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Planning for the Changes Ahead
The University will soon begin the process of developing a strategic plan for the next five to seven years -- a period that is likely to present significant challenges for all institutions of higher education, President Walter Harrison said Wednesday.
Speaking at the spring semester Faculty/Staff Kickoff in Wilde Auditorium, Harrison said that the nation’s colleges and universities face a great deal of uncertainty in areas that are largely beyond their control, such as the struggling economy, sweeping technological changes, and demographic shifts.
“I am convinced now that the winds of change are howling, and we need to figure out how to trim our sails to take full advantage of them,” Harrison said.
Read President Harrison’s complete remarks.
The University recently released the implementation plans for “Foundation of the Future,” the institution’s strategic prioritization initiative. The goal of the initiative is to focus the University's resources on its highest priorities in order to reduce costs, hold tuition increases as low as possible, and invest in strategic priorities in a very tight economy.
The next step, which will begin within the next month, is to build on that foundation by creating a far-reaching strategic plan that will shape a stronger University over the next seven years, Harrison said. The plan will be called 20-20 Vision – a reference to the plan’s seven-year time frame, which will take the University to the year 2020, and to the sharp, focused vision that the plan will provide.
The Board of Regents Strategic Planning Committee will oversee this process. President Harrison chairs the committee and its members come from the regents, senior administration, faculty, and staff. The group is currently searching for a consultant to help develop and execute the plan. “We anticipate putting together a steering group of administrators, faculty, and staff to coordinate the hands-on work of planning,” Harrison said. “We will also create, I hope, a series of more focused groups to help us with specific areas of expertise.”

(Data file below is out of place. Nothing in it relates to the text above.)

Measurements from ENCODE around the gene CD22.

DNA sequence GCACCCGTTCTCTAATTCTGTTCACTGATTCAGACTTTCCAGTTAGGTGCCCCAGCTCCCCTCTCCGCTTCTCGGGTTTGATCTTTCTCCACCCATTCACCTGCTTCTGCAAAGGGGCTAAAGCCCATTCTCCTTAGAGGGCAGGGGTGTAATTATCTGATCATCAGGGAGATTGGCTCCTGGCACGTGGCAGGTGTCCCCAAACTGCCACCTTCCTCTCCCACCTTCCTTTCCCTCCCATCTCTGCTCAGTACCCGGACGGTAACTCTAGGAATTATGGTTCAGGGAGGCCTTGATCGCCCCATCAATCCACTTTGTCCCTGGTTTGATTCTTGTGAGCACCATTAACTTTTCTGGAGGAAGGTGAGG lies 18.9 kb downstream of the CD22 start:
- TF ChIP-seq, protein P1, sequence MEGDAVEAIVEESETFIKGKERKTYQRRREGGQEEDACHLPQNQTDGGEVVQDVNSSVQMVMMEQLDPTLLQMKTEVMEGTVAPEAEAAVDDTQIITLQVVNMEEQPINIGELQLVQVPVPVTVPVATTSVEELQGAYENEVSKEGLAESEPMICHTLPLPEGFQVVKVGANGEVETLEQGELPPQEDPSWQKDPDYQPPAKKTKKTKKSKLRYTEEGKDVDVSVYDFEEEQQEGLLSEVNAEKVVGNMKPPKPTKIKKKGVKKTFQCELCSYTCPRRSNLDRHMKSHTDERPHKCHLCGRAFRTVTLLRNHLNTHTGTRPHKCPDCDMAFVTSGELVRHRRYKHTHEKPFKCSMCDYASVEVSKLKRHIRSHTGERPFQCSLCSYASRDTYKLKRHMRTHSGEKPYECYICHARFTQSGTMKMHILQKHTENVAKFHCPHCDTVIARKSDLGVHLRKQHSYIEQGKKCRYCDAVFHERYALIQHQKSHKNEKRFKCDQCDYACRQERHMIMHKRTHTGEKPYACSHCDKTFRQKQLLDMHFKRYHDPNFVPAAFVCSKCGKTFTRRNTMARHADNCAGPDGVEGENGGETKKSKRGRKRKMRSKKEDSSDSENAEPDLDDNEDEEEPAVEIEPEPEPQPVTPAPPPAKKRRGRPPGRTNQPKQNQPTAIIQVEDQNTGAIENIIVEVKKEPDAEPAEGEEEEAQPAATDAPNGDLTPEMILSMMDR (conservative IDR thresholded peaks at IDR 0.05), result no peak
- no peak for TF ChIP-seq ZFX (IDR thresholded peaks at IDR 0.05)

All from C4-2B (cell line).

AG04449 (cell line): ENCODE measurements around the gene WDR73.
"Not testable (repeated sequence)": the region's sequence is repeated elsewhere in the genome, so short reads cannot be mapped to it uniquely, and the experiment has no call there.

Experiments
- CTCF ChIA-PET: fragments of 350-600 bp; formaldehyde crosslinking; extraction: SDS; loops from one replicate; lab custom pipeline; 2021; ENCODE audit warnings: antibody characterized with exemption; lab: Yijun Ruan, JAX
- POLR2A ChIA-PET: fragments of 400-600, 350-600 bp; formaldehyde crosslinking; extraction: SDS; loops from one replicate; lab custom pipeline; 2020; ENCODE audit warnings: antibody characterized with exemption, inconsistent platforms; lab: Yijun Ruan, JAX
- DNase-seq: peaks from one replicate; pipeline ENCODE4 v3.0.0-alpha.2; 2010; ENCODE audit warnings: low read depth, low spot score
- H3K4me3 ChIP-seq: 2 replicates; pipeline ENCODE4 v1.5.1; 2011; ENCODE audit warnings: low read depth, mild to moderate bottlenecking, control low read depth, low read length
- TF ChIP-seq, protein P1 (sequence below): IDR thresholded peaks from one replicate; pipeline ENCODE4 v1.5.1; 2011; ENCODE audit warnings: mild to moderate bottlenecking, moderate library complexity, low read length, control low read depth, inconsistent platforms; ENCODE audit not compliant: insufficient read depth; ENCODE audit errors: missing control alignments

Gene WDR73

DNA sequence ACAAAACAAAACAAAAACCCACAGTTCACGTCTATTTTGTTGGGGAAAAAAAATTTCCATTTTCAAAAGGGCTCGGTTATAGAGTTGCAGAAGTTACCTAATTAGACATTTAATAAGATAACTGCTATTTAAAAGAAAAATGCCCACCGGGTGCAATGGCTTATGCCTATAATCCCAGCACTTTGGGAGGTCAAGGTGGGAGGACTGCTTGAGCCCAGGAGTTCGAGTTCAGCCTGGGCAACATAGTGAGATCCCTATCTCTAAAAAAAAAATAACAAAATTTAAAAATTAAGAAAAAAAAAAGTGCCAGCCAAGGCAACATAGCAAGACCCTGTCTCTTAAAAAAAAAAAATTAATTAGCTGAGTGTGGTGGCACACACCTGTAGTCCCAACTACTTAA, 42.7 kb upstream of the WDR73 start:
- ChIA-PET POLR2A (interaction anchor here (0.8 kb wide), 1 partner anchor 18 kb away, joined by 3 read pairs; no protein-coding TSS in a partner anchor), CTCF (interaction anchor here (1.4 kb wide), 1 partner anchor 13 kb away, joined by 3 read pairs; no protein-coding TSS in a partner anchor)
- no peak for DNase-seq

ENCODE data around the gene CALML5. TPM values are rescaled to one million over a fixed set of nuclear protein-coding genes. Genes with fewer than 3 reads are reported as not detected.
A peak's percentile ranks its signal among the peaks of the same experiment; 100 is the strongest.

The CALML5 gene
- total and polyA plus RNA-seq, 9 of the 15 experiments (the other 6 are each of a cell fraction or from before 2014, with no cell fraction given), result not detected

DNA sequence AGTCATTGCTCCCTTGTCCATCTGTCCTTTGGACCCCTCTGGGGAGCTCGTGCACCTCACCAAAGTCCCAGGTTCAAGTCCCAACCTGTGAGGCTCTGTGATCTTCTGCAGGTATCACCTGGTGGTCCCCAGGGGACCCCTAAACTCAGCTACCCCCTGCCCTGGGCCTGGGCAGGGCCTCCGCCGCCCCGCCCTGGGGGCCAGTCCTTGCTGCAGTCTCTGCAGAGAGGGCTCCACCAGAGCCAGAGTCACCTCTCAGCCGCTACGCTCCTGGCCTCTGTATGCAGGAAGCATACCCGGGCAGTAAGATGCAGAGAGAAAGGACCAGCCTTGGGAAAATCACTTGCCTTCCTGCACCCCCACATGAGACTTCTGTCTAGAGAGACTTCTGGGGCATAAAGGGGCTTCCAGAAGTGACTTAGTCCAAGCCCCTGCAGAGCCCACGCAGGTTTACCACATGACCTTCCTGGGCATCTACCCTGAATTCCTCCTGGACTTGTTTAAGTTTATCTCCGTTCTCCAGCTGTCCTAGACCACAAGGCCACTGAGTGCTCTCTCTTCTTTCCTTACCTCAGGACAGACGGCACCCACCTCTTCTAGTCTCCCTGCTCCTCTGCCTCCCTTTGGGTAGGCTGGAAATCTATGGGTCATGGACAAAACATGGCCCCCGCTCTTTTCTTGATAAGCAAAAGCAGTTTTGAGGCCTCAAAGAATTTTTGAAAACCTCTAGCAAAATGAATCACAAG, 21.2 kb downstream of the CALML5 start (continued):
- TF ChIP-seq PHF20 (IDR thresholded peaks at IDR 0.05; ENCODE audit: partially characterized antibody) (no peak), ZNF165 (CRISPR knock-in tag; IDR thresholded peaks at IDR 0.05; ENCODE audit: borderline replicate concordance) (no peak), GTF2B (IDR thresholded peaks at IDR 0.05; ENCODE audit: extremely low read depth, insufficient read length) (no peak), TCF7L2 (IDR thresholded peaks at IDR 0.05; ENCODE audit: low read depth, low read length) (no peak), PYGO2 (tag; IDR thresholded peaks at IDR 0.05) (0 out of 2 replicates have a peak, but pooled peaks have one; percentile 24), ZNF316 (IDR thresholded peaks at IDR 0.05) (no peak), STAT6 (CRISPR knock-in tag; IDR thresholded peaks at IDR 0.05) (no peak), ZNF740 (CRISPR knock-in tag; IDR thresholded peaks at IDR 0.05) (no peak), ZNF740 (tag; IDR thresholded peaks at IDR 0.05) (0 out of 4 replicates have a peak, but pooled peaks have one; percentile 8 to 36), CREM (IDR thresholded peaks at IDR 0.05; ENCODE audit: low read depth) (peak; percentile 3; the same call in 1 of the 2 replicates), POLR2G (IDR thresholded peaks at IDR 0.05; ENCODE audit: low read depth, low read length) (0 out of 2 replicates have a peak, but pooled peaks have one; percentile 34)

Compensation Plan for FY 2014
In his remarks on Wednesday, Harrison also discussed next year’s compensation plan for faculty and staff. Due to a drop in undergraduate enrollment and a desire to keep tuition increases as low as possible, “the administration has recommended and the Board of Regents has approved a very conservative approach,” Harrison said.
“Our focus is to provide compensation increases to our lowest paid colleagues and to enact the first step in the full-time faculty strategic compensation plan, aimed at those faculty farthest below their peer group,” Harrison said. The specific plans for Fiscal Year 2014 are as follows:
• For full-time faculty, the University will raise minimum salaries to 85 percent of the median of the peer group as defined by the faculty strategic compensation plan released in September.
• The University also will provide pay increases for all faculty promotions approved by the Board of Regents.
• For full-time staff, the University will establish a two percent merit increase pool for all employees whose salaries are less than $40,000 per year.
• In addition, the University will increase minimum pay per credit hour by $25 for part-time faculty.
“I have suggested to the Board that, if we exceed by some significant margin the enrollment targets we have set for the fall, I may return to them for permission to offer up to two percent salary increases as one-time payments to remaining faculty and staff (those earning $40,000 or more),” Harrison said.
Deans, vice presidents, and President Harrison will not be eligible for any such increase, Harrison said.
“The Board, the University’s officers, and I all wish we could do more,” Harrison added. “But I hope you will appreciate that we are doing our best to help those of us most in need.”